Michael L. Blute, MD, speaks about cancer research in the new TV studio on the B-level of the Medical School building.
Michael L. Blute, MD, the Mary C. DeFeudis Chair in Cancer Care and Research and professor of surgery, was on NBC Nightly News on Thursday, Nov. 3, commenting on new research connecting cancer to a sedentary lifestyle. Despite receiving a call from producers at NBC Nightly news less than three hours before the broadcast, Dr. Blute was able to use the new TV studio on the B-level of the Medical School building to get his expert commentary on the national airwaves.
See the full story here: Physical activity lowers risk of cancer.
See Blute’s full interview in an msnbc.com web exclusive: Exercise helps “reduce risk” of cancer.
The call came into the Office of Communications shortly after 4 p.m. on Thursday, Nov. 3, from producers at NBC Nightly News with Brian Williams, who wanted to speak with a national expert on the research. Because the media relations team had recently connected with producers at NBC, alerting them to the addition of the new TV studio on campus, they knew UMass Medical School had the talent, and now the technical ability to connect accomplished faculty with a national television audience.
The state-of-the-art studio includes everything needed to shoot digital video that can be sent live via satellite to any of the major broadcast outlets. The camera, sound and lights are operated remotely by VideoLink, a company in West Newton, which also hosts a database of the school’s TV-ready experts for network producers and bookers to access.
“Our great public medical school is a leading academic health sciences center that has accomplished faculty making a local, national and global impact," said Edward Keohane, vice chancellor for Communications. “With the support and vision of Chancellor Collins, our office is committed to bringing our people and our stories to major media outlets. Whereas network television once hesitated to make the trip from Boston to Worcester, this studio allows us to connect to any major news outlet within minutes, all from B-level of the Medical School."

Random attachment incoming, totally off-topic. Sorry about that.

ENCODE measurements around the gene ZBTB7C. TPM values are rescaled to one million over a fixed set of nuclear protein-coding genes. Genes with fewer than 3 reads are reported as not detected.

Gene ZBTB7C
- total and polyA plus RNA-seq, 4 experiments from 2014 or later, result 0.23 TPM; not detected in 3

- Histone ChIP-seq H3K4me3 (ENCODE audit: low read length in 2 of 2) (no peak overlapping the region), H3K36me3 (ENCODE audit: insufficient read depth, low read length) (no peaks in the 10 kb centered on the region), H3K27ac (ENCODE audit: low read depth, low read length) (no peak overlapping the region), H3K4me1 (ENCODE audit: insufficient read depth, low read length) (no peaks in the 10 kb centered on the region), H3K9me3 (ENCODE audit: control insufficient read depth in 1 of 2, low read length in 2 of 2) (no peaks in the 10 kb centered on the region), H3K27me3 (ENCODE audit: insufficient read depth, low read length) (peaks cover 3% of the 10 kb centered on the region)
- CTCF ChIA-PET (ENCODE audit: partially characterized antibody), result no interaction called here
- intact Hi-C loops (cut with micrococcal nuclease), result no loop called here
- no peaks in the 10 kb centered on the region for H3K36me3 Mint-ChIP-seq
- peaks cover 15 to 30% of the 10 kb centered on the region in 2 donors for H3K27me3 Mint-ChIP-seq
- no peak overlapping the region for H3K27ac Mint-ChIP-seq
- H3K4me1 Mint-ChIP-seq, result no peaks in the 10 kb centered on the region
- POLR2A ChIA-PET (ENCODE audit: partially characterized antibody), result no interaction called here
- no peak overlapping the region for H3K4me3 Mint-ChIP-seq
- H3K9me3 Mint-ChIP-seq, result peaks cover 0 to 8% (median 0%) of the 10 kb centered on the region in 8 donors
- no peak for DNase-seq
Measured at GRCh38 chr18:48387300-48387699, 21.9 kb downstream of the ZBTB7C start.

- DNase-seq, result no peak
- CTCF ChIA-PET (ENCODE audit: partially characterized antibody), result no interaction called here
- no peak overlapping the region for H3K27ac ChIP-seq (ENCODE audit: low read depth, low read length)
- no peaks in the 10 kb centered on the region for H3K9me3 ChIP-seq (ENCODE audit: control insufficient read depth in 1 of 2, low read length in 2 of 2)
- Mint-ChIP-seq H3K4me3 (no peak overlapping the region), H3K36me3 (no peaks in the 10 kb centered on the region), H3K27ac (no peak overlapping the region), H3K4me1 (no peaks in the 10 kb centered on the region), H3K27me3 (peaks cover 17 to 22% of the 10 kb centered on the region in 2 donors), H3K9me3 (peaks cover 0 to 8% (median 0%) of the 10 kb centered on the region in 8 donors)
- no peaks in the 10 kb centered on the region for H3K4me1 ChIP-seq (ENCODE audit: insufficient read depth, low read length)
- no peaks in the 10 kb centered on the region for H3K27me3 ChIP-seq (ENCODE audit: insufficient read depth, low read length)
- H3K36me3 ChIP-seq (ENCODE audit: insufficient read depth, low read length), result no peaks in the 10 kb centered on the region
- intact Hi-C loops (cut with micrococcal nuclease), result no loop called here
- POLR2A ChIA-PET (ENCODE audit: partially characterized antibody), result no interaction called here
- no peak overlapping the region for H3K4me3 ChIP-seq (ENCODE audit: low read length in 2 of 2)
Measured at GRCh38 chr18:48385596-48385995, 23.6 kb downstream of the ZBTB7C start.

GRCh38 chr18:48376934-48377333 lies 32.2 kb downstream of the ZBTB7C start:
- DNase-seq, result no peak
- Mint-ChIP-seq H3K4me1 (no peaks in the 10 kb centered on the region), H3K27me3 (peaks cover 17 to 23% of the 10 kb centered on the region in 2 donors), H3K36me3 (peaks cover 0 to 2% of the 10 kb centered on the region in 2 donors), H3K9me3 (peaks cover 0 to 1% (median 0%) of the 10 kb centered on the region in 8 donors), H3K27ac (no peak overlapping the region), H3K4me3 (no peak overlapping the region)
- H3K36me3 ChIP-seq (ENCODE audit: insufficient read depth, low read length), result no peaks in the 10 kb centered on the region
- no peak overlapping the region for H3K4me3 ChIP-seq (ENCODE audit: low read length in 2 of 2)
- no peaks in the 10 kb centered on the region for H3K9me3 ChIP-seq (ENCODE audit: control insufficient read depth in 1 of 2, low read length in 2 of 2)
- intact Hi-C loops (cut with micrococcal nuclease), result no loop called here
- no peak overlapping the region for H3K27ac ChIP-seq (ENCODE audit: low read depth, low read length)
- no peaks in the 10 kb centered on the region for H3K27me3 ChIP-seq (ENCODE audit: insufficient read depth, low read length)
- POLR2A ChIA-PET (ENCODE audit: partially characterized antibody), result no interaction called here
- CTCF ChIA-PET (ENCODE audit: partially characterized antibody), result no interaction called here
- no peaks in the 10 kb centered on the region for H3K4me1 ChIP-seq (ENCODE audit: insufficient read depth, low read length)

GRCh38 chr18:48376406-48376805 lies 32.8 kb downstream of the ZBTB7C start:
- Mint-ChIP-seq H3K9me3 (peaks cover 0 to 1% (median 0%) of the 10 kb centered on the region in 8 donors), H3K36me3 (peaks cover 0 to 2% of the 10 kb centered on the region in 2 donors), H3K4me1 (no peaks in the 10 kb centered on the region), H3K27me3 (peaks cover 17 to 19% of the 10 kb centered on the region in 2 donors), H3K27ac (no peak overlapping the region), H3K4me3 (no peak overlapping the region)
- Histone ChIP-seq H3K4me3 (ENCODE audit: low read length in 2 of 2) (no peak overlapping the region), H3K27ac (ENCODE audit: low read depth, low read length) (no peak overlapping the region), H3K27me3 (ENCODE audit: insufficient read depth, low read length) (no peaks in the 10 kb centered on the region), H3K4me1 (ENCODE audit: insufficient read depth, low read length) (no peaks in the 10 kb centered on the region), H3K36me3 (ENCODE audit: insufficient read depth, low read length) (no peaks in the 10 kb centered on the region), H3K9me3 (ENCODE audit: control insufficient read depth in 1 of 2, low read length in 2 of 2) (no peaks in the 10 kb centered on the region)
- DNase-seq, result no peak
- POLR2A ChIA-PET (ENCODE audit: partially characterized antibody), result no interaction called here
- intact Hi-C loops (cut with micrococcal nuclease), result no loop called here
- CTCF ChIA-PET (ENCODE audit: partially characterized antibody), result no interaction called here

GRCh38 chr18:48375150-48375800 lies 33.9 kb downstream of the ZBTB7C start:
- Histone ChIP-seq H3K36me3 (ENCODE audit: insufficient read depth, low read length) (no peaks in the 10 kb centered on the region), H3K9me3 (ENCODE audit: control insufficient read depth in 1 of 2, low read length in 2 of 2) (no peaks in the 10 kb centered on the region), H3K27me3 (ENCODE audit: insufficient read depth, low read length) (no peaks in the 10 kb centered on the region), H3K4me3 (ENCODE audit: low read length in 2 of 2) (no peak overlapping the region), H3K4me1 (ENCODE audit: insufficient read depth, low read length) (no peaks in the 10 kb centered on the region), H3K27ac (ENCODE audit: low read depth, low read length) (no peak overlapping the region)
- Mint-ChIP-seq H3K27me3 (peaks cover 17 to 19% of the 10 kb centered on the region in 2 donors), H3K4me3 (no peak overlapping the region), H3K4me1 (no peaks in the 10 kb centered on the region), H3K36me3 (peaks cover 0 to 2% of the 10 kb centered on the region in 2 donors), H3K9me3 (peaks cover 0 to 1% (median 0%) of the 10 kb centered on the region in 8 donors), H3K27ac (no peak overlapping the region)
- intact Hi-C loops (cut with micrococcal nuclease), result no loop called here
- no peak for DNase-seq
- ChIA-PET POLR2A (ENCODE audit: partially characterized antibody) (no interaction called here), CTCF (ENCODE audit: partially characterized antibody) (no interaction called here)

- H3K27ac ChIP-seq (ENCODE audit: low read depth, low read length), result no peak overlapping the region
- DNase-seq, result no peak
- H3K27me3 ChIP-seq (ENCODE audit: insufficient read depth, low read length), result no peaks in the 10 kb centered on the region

Blute's appearance marks the second time in two weeks that a UMMS faculty member has offered expert insight on NBC Nightly News. A story about the Centers for Disease Control recommending that 11- and 12-year- old boys receive the HPV vaccine included comments from Darshak M. Sanghavi, MD, associate professor of pediatrics and chief of pediatric cardiology.
“These kinds of appearances are incredibly important. NBC Nightly News is the ratings leader, drawing millions of viewers each night,” said Keohane. “NBC can go just about anywhere for expert commentary. The fact that we now have the technical resources to accommodate reporters who want to talk to our faculty is a fantastic step forward for UMass Med.”
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